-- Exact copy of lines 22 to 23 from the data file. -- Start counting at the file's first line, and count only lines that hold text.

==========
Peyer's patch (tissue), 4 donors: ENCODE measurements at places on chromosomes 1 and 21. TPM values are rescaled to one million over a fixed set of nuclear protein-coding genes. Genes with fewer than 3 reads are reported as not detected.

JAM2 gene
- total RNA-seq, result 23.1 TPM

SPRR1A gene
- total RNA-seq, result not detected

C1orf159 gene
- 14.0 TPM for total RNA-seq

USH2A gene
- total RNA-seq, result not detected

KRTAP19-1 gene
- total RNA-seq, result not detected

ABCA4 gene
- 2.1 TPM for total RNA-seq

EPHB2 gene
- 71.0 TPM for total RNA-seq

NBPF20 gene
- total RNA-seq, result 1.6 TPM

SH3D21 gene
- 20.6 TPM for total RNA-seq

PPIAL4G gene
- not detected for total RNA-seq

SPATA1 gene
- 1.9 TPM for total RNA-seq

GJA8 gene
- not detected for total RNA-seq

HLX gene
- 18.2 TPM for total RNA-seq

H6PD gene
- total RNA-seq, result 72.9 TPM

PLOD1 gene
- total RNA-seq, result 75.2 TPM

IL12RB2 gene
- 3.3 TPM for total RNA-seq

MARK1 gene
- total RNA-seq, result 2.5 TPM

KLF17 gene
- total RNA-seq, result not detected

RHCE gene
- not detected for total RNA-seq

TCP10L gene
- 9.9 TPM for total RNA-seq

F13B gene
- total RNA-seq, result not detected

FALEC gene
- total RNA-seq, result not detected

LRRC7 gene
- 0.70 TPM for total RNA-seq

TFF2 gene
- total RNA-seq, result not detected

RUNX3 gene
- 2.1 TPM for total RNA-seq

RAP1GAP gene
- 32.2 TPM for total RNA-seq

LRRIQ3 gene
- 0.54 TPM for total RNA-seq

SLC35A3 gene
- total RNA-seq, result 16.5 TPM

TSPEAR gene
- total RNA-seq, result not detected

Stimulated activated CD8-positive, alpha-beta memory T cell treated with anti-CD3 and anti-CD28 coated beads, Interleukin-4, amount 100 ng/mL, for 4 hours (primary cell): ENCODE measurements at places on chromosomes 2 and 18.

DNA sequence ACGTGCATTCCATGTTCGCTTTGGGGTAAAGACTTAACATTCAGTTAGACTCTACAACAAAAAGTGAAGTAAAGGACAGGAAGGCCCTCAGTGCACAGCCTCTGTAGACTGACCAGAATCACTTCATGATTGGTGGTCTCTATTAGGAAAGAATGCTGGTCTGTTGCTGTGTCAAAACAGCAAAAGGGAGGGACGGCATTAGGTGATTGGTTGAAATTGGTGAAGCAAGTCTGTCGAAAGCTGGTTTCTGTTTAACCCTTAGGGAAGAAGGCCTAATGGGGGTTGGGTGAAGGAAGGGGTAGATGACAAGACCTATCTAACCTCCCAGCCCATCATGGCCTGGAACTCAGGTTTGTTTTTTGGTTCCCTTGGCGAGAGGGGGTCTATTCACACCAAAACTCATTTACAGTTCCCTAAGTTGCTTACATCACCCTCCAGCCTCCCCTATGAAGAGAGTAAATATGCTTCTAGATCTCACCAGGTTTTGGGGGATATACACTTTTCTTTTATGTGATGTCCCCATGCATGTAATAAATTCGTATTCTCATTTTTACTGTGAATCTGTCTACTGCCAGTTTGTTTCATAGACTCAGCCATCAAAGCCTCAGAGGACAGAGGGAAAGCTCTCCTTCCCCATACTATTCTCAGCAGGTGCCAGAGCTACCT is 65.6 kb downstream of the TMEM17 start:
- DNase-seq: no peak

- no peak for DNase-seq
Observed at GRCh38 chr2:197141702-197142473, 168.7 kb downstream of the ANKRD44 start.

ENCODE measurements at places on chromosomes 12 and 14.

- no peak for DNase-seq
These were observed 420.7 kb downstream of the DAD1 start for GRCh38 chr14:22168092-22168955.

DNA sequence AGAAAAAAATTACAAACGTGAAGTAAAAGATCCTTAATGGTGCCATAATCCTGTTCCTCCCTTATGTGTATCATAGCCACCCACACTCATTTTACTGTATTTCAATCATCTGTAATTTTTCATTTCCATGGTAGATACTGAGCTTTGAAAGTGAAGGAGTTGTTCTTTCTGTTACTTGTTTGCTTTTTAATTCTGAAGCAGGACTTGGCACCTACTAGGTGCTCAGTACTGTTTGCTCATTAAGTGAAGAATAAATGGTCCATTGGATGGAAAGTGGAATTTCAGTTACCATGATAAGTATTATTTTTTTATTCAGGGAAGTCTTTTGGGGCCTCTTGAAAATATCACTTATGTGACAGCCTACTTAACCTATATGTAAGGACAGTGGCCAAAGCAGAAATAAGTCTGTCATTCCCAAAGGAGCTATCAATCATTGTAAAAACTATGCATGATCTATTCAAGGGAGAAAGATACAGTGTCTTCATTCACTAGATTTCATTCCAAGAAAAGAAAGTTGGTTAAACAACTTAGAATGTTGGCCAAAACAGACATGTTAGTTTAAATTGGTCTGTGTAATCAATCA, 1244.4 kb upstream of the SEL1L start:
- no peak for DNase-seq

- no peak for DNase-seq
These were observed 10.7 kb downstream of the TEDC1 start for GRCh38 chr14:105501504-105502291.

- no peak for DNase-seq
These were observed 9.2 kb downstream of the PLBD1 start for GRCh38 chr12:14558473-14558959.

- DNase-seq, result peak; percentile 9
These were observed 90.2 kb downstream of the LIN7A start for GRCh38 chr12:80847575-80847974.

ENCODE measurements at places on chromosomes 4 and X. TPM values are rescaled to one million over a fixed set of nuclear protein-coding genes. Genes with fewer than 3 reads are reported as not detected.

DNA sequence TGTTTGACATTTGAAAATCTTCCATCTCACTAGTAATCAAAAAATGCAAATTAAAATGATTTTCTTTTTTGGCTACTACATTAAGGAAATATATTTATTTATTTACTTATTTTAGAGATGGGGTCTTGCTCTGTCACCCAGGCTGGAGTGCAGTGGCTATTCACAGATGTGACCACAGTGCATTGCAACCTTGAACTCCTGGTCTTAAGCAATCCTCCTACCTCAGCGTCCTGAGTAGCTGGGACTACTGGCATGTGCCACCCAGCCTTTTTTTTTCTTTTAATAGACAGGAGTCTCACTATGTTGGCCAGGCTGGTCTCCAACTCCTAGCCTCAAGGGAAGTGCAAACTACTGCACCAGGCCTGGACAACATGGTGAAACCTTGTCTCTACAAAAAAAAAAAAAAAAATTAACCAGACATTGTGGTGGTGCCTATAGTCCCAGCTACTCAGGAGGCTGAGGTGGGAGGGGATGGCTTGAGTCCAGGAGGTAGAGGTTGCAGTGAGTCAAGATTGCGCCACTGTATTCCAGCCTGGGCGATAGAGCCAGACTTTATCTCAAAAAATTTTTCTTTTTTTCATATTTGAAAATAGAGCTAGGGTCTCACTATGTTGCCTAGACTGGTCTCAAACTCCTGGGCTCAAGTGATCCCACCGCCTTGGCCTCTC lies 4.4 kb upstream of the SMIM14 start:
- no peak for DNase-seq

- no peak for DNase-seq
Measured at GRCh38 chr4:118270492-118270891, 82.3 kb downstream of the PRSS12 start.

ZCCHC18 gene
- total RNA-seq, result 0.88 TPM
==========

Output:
SPATA1 gene
- 1.9 TPM for total RNA-seq